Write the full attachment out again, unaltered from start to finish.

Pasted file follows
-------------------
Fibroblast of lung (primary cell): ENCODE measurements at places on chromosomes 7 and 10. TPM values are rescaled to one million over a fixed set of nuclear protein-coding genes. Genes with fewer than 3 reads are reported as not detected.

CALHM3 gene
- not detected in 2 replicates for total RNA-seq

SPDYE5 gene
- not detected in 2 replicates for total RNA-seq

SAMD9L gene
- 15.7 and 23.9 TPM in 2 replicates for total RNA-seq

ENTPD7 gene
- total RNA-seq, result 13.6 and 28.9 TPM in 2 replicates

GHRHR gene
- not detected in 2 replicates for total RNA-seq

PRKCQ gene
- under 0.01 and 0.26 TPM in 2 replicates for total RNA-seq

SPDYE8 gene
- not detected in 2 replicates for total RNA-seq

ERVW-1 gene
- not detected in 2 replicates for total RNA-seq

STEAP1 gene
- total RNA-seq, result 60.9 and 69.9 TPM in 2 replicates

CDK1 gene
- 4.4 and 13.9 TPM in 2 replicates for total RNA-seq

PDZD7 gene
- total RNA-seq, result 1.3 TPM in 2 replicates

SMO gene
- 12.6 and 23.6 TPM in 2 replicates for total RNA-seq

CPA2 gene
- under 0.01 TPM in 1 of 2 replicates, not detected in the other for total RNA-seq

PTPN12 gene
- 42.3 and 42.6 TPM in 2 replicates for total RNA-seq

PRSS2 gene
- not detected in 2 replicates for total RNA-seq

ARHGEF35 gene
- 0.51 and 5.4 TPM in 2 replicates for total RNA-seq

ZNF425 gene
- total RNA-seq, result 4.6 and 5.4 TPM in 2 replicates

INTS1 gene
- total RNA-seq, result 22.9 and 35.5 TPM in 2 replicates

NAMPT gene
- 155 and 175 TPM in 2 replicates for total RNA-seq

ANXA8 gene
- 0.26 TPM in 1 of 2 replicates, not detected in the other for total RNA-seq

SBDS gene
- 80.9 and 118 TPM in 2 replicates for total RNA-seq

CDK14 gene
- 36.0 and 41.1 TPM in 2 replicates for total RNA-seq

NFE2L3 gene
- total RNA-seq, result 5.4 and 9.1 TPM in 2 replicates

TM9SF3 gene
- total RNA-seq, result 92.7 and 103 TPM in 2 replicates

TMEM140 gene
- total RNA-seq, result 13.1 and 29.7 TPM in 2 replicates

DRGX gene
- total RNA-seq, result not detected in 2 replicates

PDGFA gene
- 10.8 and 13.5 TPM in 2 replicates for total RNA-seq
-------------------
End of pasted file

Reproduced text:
Fibroblast of lung (primary cell): ENCODE measurements at places on chromosomes 7 and 10. TPM values are rescaled to one million over a fixed set of nuclear protein-coding genes. Genes with fewer than 3 reads are reported as not detected.

CALHM3 gene
- not detected in 2 replicates for total RNA-seq

SPDYE5 gene
- not detected in 2 replicates for total RNA-seq

SAMD9L gene
- 15.7 and 23.9 TPM in 2 replicates for total RNA-seq

ENTPD7 gene
- total RNA-seq, result 13.6 and 28.9 TPM in 2 replicates

GHRHR gene
- not detected in 2 replicates for total RNA-seq

PRKCQ gene
- under 0.01 and 0.26 TPM in 2 replicates for total RNA-seq

SPDYE8 gene
- not detected in 2 replicates for total RNA-seq

ERVW-1 gene
- not detected in 2 replicates for total RNA-seq

STEAP1 gene
- total RNA-seq, result 60.9 and 69.9 TPM in 2 replicates

CDK1 gene
- 4.4 and 13.9 TPM in 2 replicates for total RNA-seq

PDZD7 gene
- total RNA-seq, result 1.3 TPM in 2 replicates

SMO gene
- 12.6 and 23.6 TPM in 2 replicates for total RNA-seq

CPA2 gene
- under 0.01 TPM in 1 of 2 replicates, not detected in the other for total RNA-seq

PTPN12 gene
- 42.3 and 42.6 TPM in 2 replicates for total RNA-seq

PRSS2 gene
- not detected in 2 replicates for total RNA-seq

ARHGEF35 gene
- 0.51 and 5.4 TPM in 2 replicates for total RNA-seq

ZNF425 gene
- total RNA-seq, result 4.6 and 5.4 TPM in 2 replicates

INTS1 gene
- total RNA-seq, result 22.9 and 35.5 TPM in 2 replicates

NAMPT gene
- 155 and 175 TPM in 2 replicates for total RNA-seq

ANXA8 gene
- 0.26 TPM in 1 of 2 replicates, not detected in the other for total RNA-seq

SBDS gene
- 80.9 and 118 TPM in 2 replicates for total RNA-seq

CDK14 gene
- 36.0 and 41.1 TPM in 2 replicates for total RNA-seq

NFE2L3 gene
- total RNA-seq, result 5.4 and 9.1 TPM in 2 replicates

TM9SF3 gene
- total RNA-seq, result 92.7 and 103 TPM in 2 replicates

TMEM140 gene
- total RNA-seq, result 13.1 and 29.7 TPM in 2 replicates

DRGX gene
- total RNA-seq, result not detected in 2 replicates

PDGFA gene
- 10.8 and 13.5 TPM in 2 replicates for total RNA-seq